Then when the baby is born, he doesn’t need it anymore because he can now use his mouth to drink milk and eat food later on, so then the pipe which is called the umbilical cord is then clipped and cut off and a little stub is left. I showed him his own photograph of the stub with the clip and he understood. Then I explained how the clip part sort of falls off and the leftover stub becomes the belly button. We don’t press it because it’s not really a button, we call it so just because it looks a little like a button, doesn’t it? 

Is God a boy or a girl?

This question also made me do a double-take because what?! Then I thought about what I am teaching my son and how this will influence his personality and his character. 

“You said God is not human, then why do we say He?” he went on, perplexing me more and more. This is why we need to do our research before we attempt to answer our children. What is the answer though? God is in fact not human. He is an intangible entity. A divine light that transcends the limits of gender and having a physical tangible appearance. But how do you explain this to a four-year-old?

You tell him: God is a light you know He’s not a human being, right? Then how can He be a boy or a girl? He doesn’t need to be a boy or a girl. We say He only so that everyone can say the same thing. It’s just language. In your heart, God is neither a boy nor a girl. God is just God.

Why does God give us pain?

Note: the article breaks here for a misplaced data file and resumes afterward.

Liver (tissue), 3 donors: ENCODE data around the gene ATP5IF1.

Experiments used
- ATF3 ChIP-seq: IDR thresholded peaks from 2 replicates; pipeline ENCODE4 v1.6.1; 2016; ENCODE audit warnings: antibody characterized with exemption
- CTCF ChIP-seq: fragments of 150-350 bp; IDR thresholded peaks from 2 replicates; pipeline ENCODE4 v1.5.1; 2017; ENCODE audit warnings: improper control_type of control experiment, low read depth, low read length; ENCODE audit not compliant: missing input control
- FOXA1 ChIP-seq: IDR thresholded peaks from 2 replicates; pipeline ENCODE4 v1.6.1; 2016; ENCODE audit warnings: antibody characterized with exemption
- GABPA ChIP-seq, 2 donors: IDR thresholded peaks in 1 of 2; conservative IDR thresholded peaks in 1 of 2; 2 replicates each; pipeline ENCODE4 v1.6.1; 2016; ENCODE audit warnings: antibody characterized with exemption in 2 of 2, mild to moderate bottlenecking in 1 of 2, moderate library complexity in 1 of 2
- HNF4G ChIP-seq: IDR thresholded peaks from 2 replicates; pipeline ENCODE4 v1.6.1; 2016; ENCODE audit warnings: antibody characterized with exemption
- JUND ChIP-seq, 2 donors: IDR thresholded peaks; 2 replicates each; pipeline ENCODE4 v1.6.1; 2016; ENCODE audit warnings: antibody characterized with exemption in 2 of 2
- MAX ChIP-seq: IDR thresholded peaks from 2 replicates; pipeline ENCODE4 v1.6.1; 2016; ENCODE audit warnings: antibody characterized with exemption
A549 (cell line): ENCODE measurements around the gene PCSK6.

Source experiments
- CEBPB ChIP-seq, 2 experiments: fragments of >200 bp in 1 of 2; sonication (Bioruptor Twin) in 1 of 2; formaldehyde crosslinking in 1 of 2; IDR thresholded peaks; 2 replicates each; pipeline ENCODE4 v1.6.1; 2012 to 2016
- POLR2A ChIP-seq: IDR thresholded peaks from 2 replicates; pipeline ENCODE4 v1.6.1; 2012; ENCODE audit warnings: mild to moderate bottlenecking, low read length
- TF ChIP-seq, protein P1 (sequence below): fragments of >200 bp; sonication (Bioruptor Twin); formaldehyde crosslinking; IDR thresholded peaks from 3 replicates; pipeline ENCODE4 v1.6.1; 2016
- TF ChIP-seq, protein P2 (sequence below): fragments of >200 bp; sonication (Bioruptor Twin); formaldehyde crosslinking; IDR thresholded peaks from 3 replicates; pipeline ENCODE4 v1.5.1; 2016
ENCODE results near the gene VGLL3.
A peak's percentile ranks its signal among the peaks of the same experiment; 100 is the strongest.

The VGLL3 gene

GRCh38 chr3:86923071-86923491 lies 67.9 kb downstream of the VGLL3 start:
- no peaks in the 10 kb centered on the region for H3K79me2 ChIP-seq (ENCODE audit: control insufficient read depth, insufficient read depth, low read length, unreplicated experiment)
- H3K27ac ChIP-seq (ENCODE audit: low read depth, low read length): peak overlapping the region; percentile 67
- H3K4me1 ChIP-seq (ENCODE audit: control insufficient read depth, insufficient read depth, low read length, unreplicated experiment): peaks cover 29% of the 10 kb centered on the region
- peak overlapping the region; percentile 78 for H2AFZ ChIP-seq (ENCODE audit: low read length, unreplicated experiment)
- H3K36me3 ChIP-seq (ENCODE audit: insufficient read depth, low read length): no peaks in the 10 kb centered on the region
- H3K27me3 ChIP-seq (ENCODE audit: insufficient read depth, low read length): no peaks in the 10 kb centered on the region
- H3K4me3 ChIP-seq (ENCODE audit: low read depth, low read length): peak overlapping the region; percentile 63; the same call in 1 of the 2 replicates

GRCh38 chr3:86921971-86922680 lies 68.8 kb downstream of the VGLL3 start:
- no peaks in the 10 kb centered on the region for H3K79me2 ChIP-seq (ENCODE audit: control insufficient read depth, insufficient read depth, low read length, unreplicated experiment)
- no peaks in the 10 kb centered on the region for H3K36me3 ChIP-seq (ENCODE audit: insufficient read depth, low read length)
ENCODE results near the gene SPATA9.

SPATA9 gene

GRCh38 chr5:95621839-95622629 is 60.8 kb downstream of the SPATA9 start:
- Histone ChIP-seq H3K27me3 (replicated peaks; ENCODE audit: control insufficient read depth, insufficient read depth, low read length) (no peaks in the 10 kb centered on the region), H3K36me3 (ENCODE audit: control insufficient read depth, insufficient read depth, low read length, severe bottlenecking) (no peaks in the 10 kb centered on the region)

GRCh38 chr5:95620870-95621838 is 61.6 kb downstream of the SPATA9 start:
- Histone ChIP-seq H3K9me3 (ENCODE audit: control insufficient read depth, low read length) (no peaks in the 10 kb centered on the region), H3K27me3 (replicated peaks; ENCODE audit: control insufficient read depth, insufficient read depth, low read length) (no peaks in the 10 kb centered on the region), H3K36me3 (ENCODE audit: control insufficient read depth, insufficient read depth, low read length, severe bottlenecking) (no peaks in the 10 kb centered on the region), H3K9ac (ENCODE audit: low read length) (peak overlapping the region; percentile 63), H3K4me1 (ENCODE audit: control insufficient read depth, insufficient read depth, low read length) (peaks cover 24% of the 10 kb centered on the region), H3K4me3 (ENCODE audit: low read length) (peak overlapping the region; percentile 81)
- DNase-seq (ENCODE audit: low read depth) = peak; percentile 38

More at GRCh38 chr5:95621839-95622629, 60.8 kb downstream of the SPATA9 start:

This is a difficult one. Then I get down to thinking about it and wonder which ones are the easy ones? Because there are no easy ones. These kids think long and hard about their questions and choose: Which one will make my mom or dad more confused? Then they think some more and ask a question that is even harder. 

Sometimes there is no right answer, we all answer our kids the way we think and the way our kids will understand. Yes no one loves us as much as God and He hates to see us in pain, but He still lets us be in pain. This is because He knows humans may tend to forget Him in happiness but they will always turn to Him and only Him when they are in pain. Maybe He gives us pain because He loves us and so that we turn to Him and ask Him to take the pain away. 

Why does poop have to be yucky?

This question is a reality check for every parent that thinks her child only asks philosophical questions. It doesn’t get more philosophical than this. But it’s a real question and if you think about it hard enough, it makes sense. I mean why does it have to be yucky? For a moment, you start to ponder over it yourself before it dawns on you that you are the parent and the grownup and you have to think of a suitable explanation to tell the kid who is waiting. 

Well, we eat food, I explain to him, and the food goes through our digestive system. It gets mixed with our saliva and then other juices inside our tummy to get digested. Then the goodness from the food gets absorbed by us and goes into our blood, and the other part that is left has gone through so much that it starts to smell bad. It also has bacteria and germs that make it smell bad!

There are so many questions in the minds of our curious little monsters, I mean sweethearts, of course. Ahem. We should always encourage these questions and give appropriate responses. If you don’t know something, even saying “I don’t know” is an appropriate response. Believe me, I have said it plenty of times and I am still the one that he thinks knows the most and is the most wise. LOL. That is us in the minds of these little admirers of ours. We know it all.

Farwah Shah